“If I had a dollar for every time I have been to the vet with a sick or injured fur darling…” Actually If I DID have a dollar It might even have helped pay for some of the exorbitant bills we have encountered over the years. But I digress.
Although I was always a nervous wreck and deeply concerned about darling fur darling, there was never a time in which I wasn’t completely comfortable about the level of care my fur darling was getting. I have met some incredibly caring, involved, kind, reassuring, concerned and gentle Veterinary surgeons who do everything they can to help both my fur darling and me. They seem to have inexhaustible empathy and regard for their patients and their owners. We have never seen a time when either my fur darling or myself have been put through unnecessary pain or worry. Even during follow ups or check ups, the nurses/receptionists are always kind, respectful and never rude, cold or disinterested. They know this is difficult for you and your fur darling and they want to do everything they can to make things a little less stressful for you all. Believe me, it is deeply appreciated. We even get calls and reminders about check ups and requests for feedback. In fact the whole thing is a very humanizing and caring experience and in stark contrast of when I go to the doctor, specialist or hospital!
Although I am still a paying ‘customer’ we are treated at best with indifference and at worst with something approaching hostility. No warm welcome. No smiling. No kindness. No reassurance and definitely NO empathy.
I remember the terrible time we had to bid farewell to our fur baby and we were inconsolable and shaken. The nurses rushed to us with a box of tissues, asked us if we would like to sit for awhile in the staff lounge while we processed everything, for which we were truly appreciative. Contrast this to the times I have been white and speechless with pain, throwing up, shaking and crying. We were left in this condition, in clear view of many other patients and waiting for nearly two and a half hours in this state. Much of this time my husband was left standing trying to hide his discomfort while focusing on helping me get through this terrible ordeal. No tissues, no words of comfort. No matter! I think it is fair to say that both professionals are paid, in fact the average pay for a Vet nurse and Veterinary Surgeon( $19.90 p/h and $40K – 90K) is far less than that of a Registered Nurse and GP ($29.97 p/h and $128K) yet it is clear that their are clear differences in levels of empathy and care.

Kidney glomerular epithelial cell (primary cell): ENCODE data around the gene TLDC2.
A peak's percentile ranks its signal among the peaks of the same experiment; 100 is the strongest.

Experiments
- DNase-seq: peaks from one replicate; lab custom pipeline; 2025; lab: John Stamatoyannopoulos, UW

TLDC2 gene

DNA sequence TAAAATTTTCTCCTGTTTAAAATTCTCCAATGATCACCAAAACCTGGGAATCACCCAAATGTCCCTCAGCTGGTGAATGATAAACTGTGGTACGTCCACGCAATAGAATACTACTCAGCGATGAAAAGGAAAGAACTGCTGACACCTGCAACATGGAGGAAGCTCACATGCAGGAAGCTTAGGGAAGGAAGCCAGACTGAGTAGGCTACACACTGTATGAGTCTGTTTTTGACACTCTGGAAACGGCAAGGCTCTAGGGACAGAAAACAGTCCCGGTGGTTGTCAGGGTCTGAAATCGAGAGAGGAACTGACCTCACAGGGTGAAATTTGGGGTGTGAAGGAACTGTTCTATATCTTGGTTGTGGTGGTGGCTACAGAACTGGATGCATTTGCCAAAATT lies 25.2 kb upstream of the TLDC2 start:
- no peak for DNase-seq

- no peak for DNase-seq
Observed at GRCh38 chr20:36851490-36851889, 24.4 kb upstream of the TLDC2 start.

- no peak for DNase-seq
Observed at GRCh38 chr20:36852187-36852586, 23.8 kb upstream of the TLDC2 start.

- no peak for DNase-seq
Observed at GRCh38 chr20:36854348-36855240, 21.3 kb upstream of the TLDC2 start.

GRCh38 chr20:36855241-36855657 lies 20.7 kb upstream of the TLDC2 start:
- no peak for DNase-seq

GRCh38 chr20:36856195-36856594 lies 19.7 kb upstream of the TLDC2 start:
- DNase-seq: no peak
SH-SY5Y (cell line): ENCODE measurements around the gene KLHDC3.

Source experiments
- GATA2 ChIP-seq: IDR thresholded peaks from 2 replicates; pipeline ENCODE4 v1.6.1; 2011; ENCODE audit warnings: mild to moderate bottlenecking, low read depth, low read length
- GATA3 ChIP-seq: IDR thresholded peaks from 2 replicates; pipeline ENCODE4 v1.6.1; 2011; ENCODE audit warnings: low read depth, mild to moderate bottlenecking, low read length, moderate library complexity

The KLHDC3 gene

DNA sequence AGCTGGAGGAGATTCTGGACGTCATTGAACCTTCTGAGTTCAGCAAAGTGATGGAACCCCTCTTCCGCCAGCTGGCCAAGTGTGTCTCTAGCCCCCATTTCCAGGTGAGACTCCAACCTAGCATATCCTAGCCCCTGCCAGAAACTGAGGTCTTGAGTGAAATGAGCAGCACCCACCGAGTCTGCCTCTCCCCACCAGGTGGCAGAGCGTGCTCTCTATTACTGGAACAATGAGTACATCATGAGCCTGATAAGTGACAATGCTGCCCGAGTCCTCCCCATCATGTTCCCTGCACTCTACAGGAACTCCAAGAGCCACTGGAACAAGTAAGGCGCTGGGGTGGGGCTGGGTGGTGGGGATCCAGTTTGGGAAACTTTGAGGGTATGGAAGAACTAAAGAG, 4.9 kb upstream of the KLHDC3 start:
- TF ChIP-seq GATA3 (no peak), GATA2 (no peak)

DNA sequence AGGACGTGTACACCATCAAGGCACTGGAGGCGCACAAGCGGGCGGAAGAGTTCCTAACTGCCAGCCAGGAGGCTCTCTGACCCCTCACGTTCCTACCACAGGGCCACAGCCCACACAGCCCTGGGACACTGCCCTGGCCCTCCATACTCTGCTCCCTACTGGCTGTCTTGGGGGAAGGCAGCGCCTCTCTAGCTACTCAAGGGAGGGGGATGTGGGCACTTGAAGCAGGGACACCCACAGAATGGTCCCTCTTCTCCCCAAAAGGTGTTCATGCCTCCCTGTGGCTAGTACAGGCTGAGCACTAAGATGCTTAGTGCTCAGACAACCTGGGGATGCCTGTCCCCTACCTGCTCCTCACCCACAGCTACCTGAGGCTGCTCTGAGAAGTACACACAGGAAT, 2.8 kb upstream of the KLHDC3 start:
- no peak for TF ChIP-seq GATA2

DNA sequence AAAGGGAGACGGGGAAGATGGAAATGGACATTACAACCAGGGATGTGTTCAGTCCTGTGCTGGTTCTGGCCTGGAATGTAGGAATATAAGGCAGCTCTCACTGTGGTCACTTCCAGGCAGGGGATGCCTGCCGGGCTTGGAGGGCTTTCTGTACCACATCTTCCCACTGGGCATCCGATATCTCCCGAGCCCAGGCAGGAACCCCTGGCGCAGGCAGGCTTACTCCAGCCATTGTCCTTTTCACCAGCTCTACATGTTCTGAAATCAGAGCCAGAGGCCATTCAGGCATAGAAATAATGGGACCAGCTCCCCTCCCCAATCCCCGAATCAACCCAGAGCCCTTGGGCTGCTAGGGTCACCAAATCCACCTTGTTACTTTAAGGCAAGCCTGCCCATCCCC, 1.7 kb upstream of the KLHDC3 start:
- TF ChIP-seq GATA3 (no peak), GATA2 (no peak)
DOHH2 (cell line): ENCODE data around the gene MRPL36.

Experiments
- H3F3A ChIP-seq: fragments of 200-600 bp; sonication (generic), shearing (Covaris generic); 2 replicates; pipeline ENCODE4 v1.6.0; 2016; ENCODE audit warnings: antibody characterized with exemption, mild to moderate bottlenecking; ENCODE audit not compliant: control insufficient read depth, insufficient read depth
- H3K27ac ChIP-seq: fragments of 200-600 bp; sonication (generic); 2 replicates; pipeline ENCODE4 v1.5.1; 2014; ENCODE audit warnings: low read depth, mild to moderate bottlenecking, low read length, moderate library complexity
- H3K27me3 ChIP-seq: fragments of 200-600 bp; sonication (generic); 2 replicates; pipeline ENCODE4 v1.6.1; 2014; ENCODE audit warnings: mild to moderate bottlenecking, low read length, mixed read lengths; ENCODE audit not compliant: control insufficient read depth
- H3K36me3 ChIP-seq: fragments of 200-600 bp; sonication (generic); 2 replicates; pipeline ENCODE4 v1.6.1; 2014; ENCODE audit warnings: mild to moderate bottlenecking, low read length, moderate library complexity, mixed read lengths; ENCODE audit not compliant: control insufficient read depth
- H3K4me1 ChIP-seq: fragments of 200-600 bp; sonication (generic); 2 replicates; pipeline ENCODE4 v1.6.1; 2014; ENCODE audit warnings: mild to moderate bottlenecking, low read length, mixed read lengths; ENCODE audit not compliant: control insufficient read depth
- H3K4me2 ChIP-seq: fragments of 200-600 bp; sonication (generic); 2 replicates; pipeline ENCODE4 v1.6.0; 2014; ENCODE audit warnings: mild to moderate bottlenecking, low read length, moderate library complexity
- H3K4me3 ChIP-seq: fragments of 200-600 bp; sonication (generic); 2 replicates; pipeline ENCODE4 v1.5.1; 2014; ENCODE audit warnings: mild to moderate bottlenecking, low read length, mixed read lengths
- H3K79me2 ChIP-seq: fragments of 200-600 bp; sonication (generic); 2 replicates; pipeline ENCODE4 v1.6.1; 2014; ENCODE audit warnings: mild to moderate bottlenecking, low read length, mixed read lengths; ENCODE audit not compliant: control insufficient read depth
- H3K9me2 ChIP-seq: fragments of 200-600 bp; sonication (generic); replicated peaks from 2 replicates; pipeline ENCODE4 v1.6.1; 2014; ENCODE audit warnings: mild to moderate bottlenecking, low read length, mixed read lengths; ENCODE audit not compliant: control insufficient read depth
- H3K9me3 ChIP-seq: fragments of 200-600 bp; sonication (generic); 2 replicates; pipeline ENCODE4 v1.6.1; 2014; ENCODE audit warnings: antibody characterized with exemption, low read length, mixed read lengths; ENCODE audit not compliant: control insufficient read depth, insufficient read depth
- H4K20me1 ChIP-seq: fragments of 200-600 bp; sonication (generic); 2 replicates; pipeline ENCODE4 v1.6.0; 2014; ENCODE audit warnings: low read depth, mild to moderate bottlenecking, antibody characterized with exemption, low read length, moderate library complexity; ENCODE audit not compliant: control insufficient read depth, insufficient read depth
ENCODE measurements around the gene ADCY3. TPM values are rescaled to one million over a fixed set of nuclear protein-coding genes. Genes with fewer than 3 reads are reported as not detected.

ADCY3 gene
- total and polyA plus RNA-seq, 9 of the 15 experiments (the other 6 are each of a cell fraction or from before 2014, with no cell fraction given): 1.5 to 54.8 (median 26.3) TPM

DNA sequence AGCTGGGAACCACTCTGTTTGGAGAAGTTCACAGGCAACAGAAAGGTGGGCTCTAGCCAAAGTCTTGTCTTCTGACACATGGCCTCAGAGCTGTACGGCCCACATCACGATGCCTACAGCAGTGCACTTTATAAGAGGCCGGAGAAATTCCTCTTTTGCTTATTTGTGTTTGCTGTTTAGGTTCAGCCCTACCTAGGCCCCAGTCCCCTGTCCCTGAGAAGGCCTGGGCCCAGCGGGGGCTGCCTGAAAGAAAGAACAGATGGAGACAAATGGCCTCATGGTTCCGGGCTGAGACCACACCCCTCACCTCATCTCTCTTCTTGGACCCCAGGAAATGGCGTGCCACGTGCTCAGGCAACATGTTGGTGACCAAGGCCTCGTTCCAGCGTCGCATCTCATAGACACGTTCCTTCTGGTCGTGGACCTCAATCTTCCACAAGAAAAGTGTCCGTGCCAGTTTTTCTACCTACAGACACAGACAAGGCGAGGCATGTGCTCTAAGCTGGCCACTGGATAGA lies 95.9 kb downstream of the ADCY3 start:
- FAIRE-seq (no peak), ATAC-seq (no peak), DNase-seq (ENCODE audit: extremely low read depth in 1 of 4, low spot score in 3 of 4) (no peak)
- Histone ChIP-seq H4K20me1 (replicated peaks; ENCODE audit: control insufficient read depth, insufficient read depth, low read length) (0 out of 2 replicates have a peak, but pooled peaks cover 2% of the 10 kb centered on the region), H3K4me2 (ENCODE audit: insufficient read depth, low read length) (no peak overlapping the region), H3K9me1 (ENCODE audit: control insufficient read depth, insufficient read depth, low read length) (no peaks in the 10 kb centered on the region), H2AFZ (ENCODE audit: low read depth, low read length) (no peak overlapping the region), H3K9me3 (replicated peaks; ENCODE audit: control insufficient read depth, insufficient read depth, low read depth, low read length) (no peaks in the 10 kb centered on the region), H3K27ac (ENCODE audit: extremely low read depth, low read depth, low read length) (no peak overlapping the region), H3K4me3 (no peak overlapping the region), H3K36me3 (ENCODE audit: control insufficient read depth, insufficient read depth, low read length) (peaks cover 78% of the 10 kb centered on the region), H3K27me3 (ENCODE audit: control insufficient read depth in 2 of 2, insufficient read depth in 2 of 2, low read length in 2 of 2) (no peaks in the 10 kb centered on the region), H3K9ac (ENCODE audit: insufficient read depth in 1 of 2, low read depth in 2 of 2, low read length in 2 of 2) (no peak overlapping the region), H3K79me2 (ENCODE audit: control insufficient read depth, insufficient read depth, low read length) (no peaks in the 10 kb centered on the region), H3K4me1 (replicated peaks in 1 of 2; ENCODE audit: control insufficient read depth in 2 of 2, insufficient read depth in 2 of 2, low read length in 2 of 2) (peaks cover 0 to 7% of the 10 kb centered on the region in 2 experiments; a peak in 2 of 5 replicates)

This is clearly based on my own experiences and I won’t pretend to speak for the rest of you but I always intend to speak my truth, and therefore I will continue to do so. The last time we took little Master Cocker Spaniel for his vaccination, I was wheeled into the examination room while little one was sat up on my lap where he loves sitting no matter how much it hurts. The vet took him gently from my lap and placed him on the table, praised him for being such a handsome little devil and plied him with liver treats and patted him the entire time. Although he wanted to come back to my lap he was quite content to gobble down anything Dr Andrew offered and wouldn’t leave until he was sure there were no more tid bits on offer. During this time he was examined, weighed, temperature taken, gums checked, joints felt, tummy rubbed and finally injection given at the back of his neck. I was moved by how caring and supportive the whole experience was and while I was in such pain at the time there was a very real drawing for me to climb onto the table along side my fur darling to see what compassion feels like. To be touched by someone who might be lurking inside.
You see, it strikes me that although Vets can never know the language of their patients, ask how they are feeling, or even explain what is happening to them, they learn how to show kindness, compassion and care with their hands, their hearts and their eyes and that is what makes all the difference.
Will we never truly understand everything about the challenges that others face or ever know the exact words to say, but we can always afford some compassion, care and kindness with our hearts, our eyes and our hands; no matter who we are.
I have asked my husband that if ever I am truly in need of help and relief please, please, please take me to the Vet.